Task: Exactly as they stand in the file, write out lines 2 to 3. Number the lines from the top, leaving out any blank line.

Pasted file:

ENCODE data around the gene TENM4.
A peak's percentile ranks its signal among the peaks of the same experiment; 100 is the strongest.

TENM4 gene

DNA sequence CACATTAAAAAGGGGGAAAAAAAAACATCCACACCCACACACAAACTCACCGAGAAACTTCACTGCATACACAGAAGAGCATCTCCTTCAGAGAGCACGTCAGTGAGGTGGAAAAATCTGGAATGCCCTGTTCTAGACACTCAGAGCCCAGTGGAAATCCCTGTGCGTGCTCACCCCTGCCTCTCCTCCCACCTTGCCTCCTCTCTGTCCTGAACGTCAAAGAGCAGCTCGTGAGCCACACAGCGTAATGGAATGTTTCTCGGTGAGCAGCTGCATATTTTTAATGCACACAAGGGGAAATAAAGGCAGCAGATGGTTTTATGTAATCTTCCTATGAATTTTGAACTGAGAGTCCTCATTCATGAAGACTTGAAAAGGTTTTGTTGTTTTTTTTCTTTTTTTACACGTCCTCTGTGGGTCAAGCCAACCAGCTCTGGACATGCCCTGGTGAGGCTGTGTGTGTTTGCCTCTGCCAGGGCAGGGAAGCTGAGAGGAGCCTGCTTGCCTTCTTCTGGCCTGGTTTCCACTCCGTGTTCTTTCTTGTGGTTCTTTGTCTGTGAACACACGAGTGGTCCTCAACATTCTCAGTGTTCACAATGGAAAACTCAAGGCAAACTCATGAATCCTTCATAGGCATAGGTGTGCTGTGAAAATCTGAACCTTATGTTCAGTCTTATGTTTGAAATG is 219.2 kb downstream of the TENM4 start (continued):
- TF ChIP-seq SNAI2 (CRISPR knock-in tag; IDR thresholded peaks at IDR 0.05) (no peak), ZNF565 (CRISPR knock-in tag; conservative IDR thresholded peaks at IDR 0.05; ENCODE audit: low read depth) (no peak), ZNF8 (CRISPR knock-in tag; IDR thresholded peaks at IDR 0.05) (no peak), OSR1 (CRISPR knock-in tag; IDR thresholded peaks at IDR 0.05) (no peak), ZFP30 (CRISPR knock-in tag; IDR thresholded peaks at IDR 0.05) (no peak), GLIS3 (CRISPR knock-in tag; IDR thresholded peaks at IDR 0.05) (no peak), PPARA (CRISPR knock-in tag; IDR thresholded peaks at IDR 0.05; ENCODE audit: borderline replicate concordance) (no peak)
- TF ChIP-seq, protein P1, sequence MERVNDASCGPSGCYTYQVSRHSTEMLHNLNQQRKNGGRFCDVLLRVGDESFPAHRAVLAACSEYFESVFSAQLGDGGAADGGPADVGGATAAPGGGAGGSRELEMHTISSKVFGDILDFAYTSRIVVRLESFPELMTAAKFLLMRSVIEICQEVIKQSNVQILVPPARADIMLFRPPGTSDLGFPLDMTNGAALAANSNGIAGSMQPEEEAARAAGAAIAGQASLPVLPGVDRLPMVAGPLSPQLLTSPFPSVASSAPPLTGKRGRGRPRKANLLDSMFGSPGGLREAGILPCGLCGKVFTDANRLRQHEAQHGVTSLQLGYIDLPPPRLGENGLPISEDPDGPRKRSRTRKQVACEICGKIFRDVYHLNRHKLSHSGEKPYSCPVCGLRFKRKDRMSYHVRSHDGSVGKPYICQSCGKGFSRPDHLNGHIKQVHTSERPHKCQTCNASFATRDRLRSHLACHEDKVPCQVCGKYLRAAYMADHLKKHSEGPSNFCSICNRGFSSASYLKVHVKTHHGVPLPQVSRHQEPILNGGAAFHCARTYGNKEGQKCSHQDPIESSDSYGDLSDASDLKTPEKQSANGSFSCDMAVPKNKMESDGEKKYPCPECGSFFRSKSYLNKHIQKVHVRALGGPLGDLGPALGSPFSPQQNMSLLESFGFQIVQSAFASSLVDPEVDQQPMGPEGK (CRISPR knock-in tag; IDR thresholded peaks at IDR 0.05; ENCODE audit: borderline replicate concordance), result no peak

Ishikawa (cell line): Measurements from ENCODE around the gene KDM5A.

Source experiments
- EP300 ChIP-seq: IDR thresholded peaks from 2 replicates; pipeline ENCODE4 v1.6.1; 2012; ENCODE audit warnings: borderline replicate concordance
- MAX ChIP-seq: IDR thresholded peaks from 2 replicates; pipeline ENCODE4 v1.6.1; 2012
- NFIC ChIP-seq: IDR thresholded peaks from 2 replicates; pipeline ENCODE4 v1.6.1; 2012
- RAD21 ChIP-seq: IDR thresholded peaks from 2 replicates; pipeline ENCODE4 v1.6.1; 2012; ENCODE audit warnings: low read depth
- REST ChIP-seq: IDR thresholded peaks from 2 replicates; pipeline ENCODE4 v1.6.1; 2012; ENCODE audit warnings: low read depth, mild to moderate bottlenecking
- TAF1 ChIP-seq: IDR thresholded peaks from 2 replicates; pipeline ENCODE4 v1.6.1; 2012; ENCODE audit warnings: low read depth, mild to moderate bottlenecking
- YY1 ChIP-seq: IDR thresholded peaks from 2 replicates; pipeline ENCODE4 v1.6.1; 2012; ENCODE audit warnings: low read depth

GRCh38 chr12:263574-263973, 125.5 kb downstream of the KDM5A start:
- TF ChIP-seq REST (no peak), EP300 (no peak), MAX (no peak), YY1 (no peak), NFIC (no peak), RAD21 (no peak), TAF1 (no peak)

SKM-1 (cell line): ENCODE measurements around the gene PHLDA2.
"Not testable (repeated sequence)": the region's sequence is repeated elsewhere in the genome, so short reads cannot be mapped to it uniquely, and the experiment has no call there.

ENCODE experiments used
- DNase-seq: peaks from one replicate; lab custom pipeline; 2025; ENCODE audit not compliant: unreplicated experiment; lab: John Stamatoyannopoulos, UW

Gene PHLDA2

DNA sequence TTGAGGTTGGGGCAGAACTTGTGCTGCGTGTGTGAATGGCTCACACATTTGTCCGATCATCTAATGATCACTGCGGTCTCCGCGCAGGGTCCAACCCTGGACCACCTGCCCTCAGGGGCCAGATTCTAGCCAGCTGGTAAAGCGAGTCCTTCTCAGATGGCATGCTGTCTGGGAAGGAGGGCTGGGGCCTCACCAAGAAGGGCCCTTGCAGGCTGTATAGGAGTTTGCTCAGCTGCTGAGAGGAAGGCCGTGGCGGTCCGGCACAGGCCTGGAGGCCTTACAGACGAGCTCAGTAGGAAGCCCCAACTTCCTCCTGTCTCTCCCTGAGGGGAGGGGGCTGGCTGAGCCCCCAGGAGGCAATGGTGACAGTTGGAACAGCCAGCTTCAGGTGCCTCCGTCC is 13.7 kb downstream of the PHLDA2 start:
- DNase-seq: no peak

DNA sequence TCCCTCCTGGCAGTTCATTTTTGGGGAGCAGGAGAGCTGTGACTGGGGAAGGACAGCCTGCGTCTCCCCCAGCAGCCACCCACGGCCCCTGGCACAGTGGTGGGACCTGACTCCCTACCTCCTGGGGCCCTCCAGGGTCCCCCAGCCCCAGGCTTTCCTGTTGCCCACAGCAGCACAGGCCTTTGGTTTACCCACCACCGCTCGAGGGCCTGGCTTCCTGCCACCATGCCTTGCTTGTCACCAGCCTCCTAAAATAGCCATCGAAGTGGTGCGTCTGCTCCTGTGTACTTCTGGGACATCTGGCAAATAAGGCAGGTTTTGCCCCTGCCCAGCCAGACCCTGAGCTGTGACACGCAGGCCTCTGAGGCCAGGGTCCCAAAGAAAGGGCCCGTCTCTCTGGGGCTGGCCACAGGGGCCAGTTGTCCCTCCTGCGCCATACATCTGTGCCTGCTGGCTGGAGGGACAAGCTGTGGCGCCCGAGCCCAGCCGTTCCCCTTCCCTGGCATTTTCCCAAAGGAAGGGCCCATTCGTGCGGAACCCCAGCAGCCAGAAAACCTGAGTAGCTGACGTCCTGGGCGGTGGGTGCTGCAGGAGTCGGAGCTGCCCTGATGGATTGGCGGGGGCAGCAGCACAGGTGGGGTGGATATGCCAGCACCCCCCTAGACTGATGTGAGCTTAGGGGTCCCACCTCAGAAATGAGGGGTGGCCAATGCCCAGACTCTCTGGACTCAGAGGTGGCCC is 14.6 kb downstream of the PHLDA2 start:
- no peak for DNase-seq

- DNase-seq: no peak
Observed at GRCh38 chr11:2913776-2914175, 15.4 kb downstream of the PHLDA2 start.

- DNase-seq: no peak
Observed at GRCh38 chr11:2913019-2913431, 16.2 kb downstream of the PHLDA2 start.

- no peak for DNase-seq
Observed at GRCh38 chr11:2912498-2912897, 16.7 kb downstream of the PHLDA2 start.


A peak's percentile ranks its signal among the peaks of the same experiment; 100 is the strongest.

TENM4 gene